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Portuguese President Meets with Donald Trump to Reaffirm Strong Bilateral Ties

Following celebrations across the US for the “June Month of Portugal”, President Rebelo de Sousa traveled to Washington, D.C. to meet with US President Trump. While EU-US relations have recently been tested by a spate of protectionist measures, this visit demonstrated that Portugal’s relationship with the US remains strong.

On June 27 President Rebelo de Sousa met with US President Donald Trump at the White House in Washington D.C. The meeting between the two heads of state was followed by an expanded bilateral consultation with representatives from each country discussing sensitive topics such as energy security, defense cooperation and trade. Despite growing tensions between the EU and the US, it was a friendly meeting that reaffirmed the deep relationship between the two countries.

During their joint press conference, de Sousa took the opportunity to remind President Trump of the special friendship that has existed between Portugal and the US for more than 200 years.  Specifically, Portugal was the first country to recognize the US in 1791 after its war of independence from Great Britain, despite having England as its oldest ally. “We have a very long-lasting friendship and partnership that started the moment we recognized you,” de Sousa said.

The presence of nearly 1.5 million Americans of Portuguese descent has served to deepen the ties of the enduring friendship between Portugal and the US. In recognition of this, de Sousa’s visit was timed with the “June Month of Portugal”. The monthlong celebration of Portuguese – American culture included cultural, scientific, and economic events across 60 cities in the US.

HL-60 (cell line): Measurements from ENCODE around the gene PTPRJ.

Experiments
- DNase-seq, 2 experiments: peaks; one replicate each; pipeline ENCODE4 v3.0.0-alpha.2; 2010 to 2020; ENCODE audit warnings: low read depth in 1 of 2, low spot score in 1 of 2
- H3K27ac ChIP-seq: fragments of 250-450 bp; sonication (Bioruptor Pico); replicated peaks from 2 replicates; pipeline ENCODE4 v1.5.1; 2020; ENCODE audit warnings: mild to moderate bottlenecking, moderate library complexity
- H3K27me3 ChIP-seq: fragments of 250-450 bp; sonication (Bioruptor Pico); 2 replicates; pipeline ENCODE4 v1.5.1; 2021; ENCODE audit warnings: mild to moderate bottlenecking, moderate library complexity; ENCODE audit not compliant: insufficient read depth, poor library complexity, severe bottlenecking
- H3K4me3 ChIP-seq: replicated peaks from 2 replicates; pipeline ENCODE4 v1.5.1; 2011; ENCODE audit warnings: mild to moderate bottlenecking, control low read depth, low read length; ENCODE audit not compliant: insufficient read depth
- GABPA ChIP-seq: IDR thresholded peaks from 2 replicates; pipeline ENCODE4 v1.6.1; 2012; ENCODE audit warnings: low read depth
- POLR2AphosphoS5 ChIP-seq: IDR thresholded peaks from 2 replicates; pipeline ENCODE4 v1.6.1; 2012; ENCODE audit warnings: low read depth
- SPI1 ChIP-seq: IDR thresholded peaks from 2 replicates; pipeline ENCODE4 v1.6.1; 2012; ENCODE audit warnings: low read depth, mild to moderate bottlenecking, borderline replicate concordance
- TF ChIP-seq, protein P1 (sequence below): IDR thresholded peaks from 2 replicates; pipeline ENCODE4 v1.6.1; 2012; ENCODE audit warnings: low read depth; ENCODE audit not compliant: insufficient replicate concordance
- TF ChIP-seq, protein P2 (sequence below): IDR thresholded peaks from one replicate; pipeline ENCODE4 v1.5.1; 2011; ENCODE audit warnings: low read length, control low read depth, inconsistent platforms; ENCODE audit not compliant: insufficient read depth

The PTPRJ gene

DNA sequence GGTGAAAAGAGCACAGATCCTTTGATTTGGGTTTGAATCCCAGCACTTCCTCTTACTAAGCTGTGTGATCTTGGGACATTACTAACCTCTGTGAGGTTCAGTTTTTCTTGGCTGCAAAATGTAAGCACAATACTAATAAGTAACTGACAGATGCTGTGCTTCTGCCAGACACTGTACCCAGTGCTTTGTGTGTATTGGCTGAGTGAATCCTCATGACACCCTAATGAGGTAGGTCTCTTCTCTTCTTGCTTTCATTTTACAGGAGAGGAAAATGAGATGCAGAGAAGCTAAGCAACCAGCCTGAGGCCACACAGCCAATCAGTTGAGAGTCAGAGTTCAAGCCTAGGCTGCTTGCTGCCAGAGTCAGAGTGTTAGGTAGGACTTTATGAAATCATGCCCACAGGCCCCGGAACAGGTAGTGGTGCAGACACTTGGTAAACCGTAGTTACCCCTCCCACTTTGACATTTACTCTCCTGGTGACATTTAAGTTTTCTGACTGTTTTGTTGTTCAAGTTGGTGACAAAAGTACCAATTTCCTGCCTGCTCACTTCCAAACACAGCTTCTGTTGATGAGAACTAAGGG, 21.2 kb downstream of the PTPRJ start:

However, Portugal’s relationship with the US isn’t just anchored in history but also real economic benefits that could be undermined by rising protectionism. The US is Portugal’s largest non-EU trading partner with bilateral trade worth around $6.6 billion in 2017. This represents a 32 percent increase in trade from 2013. Moreover, the US invested around $1.6 billion in Portugal last year in the banking, insurance, pharmaceutical, and chemical sectors. Consequently, a ratcheting up of trade hostility between the EU and the US would have negative implications for the Portuguese economy.


Amid an on-going EU-US trade spat surrounding the Trump Administration’s tariffs on steel and aluminium, it is crucial to both the bloc and its individual members that bilateral trade ties remain strong across the Atlantic Ocean. This is particularly true for Portugal, whose largest non-EU trading partner is the US. Copyright: alexfan32/Shutterstock.com

Portugal is also keen to maintain its defense cooperation with the US. Both countries are founding members of NATO and have participated in missions together in Afghanistan, the Balkans, and Central and Eastern Europe. More recently, Portugal has deployed military experts to Iraq to help train soldiers fighting ISIL.

While America maintains strong relations on nearly all fronts with the westernmost country in continental Europe, the two nations are still manoeuvring through one particularly sensitive topic: the US Lajes Air Base in the Azores. The Azores islands have hosted the air base for 70 years, which provides crucial refuelling and other support to US and NATO air forces that fly over the Atlantic. However, in 2015 the US announced it would downsize its military presence on the island. As the Lajes base is one of the largest employers in the region, the decision has taken a toll on the island’s economy. More recently, the President of the Azores has claimed that the air base has resulted in soil contamination on the island and that the US is liable for this environmental degradation.

Tensions aside, de Sousa’s visit showed that the US and European nations share fundamental principles. As expressed by de Sousa, “It’s a long, long story, this one, of our friendship and partnership based on common values, democracy and freedom and rule of law and human rights, but also of a very strong community, of fellow citizens”. While relations between the EU and the US may be difficult, last week’s meeting is evidence that there is scope for building positive bilateral ties between the US and individual EU countries.

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Katrina Pirner

Katrina is a Berlin-based freelance writer who focuses on economics, disruptive technology and politics. She’s previously worked in Canada, Italy, Belgium, and the US. Katrina holds a MA in International Relations from Johns Hopkins University where she concentrated in European political economy.

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